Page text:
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Life Story / Obituary
Through the life, it was easy to see that Corinne Terkeurst treasured her faith and her family. She was compassionate, caring, and thoughtful of others with a strong spirit of generosity. Quiet, soft-spoken and unassuming, she avoided drawing attention to herself. However, those who spent time with her soon learned Corinne was highly intelligent, knew what she wanted, had a ready, sometimes wicked sense of humor and was totally down to earth. Devoted to her family from childhood, Corinne embraced her role as a wife and mother after marriage and eventually enjoyed the expansion of her family to include grandchildren and great-grandchildren. Deeply loved, Corinne will be forever missed.
Living in Rotterdam, Netherlands, Peter and Maria (Aarnoudse) Faasse announced the birth of the baby girl they named Jacoba on September 20, 1922. Coba, as she was called by family, was the second of five children which included siblings, William, Marcus, Jeanne, and Mary. Corinne and her family immigrated to the United States in 1929 when she was seven, settling in Grand Rapids, Michigan. This was the place she called home for the rest of her life. As was customary at that time, her name was “Americanized” by her school from Jacoba (Coba) to Corinne, the name she used for the rest of her life.
Her parents were hard workers, her father employed as a clerk in the great shipyards of Rotterdam harbor, and her mother running a small store the family owned. When they came to America, her father found work as a carpenter with various companies, and during the Great Depression when work was hard to find was a carpenter for the WPA. Corinne’s mother was a homemaker but also took on housecleaning jobs to help make ends meet. Corinne often went with her mother to assist with the dusting. Corinne was close to her siblings while growing up and continued frequent contact as they all became adults.
The family attended the Dutch Christian Reformed Church on Leonard Street where they attended long services in Dutch twice each Sunday. With the family living in an upstairs apartment, Corinne could often be found playing with her siblings and friends in the neighborhood parks. The family emphasized the importance of a good education and Corinne attended Hastings Street Christian School through the 8th grade, graduating the valedictorian of her class. Then she attended Central High School, graduating in 1940.
As a young woman Corinne worked through the WPA as an assistant in the school library, in addition to holding down her studies in high school. From 1940 through 1950, Corinne worked as a legal secretary at a local law firm, Knappen, Uhl, Bryant & Stowe. During WWII she volunteered as a “Gray Lady” at a local hospital, reading to the patients, emptying bedpans, and any task that could free up the nursing staff, who was in short supply due to the war. She also helped tend the family’s Victory Garden.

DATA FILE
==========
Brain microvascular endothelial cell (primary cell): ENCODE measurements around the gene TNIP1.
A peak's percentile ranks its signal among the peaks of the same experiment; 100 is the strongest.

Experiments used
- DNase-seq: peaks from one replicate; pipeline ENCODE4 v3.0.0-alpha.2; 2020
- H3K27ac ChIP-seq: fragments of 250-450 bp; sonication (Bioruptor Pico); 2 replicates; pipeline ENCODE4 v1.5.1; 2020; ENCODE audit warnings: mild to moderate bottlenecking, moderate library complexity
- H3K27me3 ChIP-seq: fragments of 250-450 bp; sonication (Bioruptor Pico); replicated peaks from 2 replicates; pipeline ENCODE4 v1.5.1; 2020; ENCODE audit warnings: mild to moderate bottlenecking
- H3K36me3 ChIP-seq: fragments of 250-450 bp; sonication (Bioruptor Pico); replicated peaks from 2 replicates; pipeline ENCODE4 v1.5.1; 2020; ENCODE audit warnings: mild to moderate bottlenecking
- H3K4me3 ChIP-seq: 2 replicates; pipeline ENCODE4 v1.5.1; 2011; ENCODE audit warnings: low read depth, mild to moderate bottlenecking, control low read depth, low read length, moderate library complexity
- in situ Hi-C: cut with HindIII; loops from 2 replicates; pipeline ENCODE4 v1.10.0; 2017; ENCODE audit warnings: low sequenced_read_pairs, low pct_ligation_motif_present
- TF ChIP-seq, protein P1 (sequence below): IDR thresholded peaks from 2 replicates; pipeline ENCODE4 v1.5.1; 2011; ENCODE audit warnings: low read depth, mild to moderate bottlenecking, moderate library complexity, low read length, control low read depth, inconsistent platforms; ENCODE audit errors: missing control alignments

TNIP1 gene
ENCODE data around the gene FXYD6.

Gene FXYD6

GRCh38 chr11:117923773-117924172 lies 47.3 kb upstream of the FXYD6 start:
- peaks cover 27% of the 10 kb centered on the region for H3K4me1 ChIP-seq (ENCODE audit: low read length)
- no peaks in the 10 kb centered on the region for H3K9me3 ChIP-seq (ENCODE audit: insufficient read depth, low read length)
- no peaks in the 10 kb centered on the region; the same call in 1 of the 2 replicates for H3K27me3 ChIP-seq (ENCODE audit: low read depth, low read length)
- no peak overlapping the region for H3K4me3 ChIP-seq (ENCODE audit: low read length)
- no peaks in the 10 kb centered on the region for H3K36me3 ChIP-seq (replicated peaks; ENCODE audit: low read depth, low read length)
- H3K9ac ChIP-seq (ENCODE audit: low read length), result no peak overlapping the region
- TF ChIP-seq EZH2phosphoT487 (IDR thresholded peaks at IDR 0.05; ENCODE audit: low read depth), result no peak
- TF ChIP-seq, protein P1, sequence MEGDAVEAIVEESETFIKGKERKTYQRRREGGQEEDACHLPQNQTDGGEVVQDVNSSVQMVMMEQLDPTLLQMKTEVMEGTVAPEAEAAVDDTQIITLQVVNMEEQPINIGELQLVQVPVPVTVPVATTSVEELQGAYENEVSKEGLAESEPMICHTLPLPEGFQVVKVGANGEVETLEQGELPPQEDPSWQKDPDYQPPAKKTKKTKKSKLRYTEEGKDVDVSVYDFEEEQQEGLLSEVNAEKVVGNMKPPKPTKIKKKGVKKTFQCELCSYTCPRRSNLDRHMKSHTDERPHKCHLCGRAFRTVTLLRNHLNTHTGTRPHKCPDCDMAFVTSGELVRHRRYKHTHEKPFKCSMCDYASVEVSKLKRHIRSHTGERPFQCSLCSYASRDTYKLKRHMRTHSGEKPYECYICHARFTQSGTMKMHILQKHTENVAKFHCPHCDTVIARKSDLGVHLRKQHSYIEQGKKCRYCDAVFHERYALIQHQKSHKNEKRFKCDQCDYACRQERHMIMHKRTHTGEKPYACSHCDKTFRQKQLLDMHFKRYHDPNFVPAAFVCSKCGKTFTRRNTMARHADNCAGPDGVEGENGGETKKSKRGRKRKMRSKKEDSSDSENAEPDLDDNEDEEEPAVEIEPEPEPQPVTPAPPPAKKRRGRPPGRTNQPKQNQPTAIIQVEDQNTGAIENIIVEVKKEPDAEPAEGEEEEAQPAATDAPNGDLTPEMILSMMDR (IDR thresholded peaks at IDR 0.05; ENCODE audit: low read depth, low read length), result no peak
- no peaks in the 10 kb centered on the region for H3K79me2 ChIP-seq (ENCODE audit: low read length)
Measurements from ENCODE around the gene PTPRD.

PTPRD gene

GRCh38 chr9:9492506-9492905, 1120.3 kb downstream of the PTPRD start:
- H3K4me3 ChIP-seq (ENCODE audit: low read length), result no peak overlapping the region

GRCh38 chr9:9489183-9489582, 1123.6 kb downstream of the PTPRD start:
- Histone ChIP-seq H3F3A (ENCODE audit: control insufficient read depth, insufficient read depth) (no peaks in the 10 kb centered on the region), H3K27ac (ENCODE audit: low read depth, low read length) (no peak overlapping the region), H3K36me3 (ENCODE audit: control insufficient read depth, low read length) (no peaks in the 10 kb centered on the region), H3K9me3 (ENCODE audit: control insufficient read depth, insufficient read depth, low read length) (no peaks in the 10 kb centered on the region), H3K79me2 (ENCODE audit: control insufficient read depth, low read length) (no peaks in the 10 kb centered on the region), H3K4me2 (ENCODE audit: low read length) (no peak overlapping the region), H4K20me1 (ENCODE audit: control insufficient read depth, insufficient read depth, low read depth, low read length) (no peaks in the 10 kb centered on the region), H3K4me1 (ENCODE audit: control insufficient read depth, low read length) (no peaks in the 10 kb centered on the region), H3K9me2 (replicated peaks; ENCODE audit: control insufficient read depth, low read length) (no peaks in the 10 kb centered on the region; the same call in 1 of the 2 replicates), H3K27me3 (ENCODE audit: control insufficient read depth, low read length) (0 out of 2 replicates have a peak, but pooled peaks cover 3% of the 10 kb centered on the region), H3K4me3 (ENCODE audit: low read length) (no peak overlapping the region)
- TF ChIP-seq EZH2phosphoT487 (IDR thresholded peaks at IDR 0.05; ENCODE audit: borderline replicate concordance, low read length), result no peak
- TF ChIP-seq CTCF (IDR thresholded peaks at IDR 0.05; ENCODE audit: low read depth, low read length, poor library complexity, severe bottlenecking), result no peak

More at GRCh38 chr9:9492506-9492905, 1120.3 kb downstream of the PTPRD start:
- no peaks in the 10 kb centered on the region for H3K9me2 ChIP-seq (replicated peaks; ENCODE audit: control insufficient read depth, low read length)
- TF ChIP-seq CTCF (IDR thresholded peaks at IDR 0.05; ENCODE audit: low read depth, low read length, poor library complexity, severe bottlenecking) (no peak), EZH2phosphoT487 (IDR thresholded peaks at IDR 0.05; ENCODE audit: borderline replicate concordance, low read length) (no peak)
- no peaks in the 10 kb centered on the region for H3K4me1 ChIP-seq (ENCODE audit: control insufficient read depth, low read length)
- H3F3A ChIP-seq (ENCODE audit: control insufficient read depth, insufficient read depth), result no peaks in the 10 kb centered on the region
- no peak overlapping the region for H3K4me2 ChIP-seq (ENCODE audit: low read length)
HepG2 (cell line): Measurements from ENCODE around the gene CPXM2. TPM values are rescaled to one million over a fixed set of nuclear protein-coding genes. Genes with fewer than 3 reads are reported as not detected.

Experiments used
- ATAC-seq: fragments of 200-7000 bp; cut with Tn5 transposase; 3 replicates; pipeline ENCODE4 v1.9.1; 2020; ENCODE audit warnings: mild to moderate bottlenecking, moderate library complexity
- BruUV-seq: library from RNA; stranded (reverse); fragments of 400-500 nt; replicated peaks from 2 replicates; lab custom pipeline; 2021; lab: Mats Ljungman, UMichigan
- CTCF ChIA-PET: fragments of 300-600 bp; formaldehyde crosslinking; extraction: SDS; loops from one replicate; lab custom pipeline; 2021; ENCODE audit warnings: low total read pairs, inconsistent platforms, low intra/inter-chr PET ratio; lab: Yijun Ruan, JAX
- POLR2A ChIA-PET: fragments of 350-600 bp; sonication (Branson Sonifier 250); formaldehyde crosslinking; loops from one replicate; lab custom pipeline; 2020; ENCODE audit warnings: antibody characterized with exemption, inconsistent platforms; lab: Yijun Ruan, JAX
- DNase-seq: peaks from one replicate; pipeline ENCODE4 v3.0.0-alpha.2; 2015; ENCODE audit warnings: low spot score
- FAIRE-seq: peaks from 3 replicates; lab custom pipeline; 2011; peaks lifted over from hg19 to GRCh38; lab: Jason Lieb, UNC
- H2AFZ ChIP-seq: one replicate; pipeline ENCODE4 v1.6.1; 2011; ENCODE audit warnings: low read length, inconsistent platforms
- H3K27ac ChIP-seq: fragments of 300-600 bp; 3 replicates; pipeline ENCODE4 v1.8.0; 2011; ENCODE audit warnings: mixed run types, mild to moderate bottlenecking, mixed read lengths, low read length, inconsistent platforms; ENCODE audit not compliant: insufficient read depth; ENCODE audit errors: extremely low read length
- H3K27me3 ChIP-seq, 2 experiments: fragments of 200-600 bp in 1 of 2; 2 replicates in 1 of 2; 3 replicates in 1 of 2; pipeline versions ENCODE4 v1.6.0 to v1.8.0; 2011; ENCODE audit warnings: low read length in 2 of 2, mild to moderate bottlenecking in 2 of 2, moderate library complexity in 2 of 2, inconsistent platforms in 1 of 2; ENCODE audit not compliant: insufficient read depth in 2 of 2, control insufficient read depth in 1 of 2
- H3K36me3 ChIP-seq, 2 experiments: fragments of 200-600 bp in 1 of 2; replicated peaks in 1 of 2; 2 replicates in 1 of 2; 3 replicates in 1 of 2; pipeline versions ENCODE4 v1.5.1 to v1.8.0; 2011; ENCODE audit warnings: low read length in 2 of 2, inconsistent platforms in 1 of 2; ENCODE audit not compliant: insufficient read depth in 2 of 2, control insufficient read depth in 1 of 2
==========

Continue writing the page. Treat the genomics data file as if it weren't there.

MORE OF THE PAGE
New and exciting changes were in store for Corinne after WWII, when she met the man of her dreams. His name was Jack Terkeurst, and he was the brother of her good friend, Nancy. Corinne was by then attending the First Methodist Church, and was in the choir with Jack’s sister Nancy. When Nancy and Corinne needed a ride home from choir practice one day, Jack obliged and met his future wife. They were soon dating, often double dating with Nancy and her boyfriend. Less than a year later, Corinne and Jack were engaged, and they married on April 12, 1947. The newlyweds took a brief honeymoon in Chicago, needing to return to work the next week. The problem of booking a hotel in Chicago was solved when her boss, Mr. Bryant, pulled some strings to set up a stay at the Palmer House, a story Corinne often told. The trip to Chicago took Corinne on her first flight in an airplane; although they returned in a less extravagant fashion on the train. The next summer the young couple took a longer honeymoon trip out West, visiting many of the national parks, family and friends along the way.
There was a housing shortage after WWII, so when first married, Corinne and Jack lived with her parents, and later in a two-room apartment sharing a bathroom down the hall. There was no kitchen, and they ate most meals out. Later they moved to an apartment with a few more conveniences, working hard all the time to save for a home. In 1949, they built a house at 2467 College Avenue, NE, which was close to many family members. This would be where they lived together for more than 60 years, until Jack died in 2012, and where Corinne stayed until she moved to Clark Retirement Community in 2014, where she continued to make new friends. In 1950, Karen was born, and Stephen, David, and Laura soon followed, blessing Corinne and Jack with four children in five years. Their small two-bedroom house was quite full so they finished the upstairs with the help of Corinne and Jack’s family. Later, a family room was added, which Corinne’s father helped finish.